Where a party has failed to respond to the movant's statement of material facts, the facts in the movant's statement will be accepted as true (1) to the extent they are supported by evidence in the record, and (2) the nonmovant, if proceeding pro se, has been specifically advised of the possible consequences of failing to comply with the requirements of FRCP Rule 56(e) and L.R. 7.1. See Champion v. Artuz, 76 F.3d 483, 486 (2d Cir. 1996).
L.R. 7.1(a)(3) provides that "The Court shall deem admitted any properly supported facts set forth in the Statement of Material Facts that the opposing party does not specifically controvert." But see Vermont Teddy Bear Co., Inc. v. 1-800 Beargram Co., 373 F.3d 241, 244 (2d. Cir. 2004) ("[I]n determining whether the moving party has met his burden of showing the absence of a genuine issue for trial, the district court may not rely solely on the statement of undisputed facts in the moving party's [Statement of Material Facts]. It must be satisfied that the citation to evidence in the record supports the assertion.") (citations omitted).
Plaintiff was provided with the requisite notice of the consequences of his failure to respond to their summary judgment motion. (Dkt. No. 83.)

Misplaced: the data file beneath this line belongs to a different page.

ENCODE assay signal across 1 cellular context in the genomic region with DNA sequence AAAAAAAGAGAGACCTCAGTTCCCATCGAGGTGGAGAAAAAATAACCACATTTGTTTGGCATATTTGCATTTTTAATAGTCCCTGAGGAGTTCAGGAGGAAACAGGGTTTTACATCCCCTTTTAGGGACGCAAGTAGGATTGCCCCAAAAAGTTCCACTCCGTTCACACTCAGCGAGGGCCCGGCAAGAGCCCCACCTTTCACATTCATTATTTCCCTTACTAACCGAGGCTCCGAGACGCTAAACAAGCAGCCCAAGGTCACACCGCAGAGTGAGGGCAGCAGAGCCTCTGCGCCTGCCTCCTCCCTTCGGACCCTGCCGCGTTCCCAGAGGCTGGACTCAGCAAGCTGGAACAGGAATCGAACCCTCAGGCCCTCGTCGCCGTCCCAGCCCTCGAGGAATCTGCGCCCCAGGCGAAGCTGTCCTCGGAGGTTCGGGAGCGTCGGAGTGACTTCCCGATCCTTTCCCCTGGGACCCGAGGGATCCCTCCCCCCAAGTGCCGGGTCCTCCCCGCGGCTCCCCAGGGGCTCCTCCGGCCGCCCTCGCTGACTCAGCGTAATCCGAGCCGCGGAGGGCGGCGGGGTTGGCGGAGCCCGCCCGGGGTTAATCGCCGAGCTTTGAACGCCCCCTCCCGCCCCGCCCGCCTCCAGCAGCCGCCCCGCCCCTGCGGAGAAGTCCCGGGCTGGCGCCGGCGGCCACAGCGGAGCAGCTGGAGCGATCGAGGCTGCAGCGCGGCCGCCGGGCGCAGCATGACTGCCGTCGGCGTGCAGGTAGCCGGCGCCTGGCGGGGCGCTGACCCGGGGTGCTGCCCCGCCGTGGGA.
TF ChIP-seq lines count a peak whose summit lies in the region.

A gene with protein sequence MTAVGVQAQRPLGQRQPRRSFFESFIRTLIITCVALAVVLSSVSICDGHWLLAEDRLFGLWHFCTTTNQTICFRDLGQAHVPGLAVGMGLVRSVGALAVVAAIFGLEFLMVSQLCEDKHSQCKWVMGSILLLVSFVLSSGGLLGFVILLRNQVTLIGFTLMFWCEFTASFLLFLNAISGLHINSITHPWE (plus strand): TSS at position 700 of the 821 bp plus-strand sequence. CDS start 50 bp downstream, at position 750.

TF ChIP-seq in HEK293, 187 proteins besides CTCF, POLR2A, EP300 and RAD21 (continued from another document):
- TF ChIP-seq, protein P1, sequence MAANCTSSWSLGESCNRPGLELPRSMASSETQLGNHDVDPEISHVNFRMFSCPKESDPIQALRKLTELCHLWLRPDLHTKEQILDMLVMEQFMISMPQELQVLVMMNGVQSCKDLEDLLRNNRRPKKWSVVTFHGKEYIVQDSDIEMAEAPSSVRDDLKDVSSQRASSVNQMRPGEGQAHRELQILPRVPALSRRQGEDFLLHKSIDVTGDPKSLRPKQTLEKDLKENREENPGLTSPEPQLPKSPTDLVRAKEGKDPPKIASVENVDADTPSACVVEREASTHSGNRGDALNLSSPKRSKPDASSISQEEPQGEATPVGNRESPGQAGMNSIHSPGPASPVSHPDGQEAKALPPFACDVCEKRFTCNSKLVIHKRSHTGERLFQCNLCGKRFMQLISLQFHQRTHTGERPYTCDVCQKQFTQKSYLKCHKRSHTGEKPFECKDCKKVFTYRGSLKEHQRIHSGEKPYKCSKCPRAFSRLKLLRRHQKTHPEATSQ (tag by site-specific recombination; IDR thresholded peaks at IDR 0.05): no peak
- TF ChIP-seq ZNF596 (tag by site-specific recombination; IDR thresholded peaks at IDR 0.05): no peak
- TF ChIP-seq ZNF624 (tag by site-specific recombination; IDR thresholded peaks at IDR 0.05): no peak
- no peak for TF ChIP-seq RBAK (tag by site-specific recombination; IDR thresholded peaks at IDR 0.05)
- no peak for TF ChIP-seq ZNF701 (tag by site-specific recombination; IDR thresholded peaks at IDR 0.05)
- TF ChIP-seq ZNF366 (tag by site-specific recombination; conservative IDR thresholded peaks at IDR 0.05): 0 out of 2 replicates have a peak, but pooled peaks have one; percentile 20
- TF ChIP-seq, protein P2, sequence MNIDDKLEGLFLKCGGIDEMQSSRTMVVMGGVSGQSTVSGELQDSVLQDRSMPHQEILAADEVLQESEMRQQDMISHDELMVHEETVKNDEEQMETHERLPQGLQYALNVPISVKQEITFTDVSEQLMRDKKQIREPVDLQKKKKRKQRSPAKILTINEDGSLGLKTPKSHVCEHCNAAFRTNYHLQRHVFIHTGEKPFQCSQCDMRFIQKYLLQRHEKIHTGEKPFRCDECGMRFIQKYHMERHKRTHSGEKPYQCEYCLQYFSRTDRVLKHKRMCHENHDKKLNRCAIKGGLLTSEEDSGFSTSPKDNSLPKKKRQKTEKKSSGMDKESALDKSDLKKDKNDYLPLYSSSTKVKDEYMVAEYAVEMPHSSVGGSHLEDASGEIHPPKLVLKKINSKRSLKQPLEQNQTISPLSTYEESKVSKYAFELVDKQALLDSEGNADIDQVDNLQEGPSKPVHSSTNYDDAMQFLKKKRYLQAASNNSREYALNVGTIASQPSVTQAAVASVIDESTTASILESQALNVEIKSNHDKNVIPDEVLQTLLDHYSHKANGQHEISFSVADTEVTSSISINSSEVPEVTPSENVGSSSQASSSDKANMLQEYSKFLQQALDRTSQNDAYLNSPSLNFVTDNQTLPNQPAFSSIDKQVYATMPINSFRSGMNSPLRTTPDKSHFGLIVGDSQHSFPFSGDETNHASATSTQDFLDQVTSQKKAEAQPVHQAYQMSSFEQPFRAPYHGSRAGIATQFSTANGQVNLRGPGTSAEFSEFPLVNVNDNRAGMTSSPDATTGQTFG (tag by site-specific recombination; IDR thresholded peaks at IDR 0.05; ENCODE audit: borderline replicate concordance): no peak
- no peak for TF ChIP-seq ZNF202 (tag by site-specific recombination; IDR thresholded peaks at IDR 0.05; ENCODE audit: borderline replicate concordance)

This Circuit adheres to the view that nothing in FRCP Rule 56 imposes an obligation on the court to conduct a search and independent review of the record to find proof of a factual dispute where a nonmovant willfully fails to respond to a properly filed summary judgment motion. Amnesty Am. v. Town of West Hartford, 288 F.3d 467, 470 (2d Cir. 2002). However, the Second Circuit has ruled that "[a] district court has broad discretion to determine whether to overlook a party's failure to comply with local court rules," including local rules relating to requirements regarding the submission of and response to statements of material facts on summary judgment motions, and to "conduct an assiduous review of the record." Holtz v. Rockefeller & Co., Inc., 258 F.3d 62, 73 (2d Cir. 2001) (citation and internal quotation marks omitted). In deference to Plaintiff's pro se status, the Court has opted to review the entire summary judgment record.